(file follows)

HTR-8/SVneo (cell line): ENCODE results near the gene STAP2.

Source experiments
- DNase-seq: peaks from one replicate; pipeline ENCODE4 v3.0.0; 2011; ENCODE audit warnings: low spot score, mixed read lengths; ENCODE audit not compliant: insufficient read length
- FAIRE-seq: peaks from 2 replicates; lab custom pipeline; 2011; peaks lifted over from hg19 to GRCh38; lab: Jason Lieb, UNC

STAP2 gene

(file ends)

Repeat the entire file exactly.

HTR-8/SVneo (cell line): ENCODE results near the gene STAP2.

Source experiments
- DNase-seq: peaks from one replicate; pipeline ENCODE4 v3.0.0; 2011; ENCODE audit warnings: low spot score, mixed read lengths; ENCODE audit not compliant: insufficient read length
- FAIRE-seq: peaks from 2 replicates; lab custom pipeline; 2011; peaks lifted over from hg19 to GRCh38; lab: Jason Lieb, UNC

STAP2 gene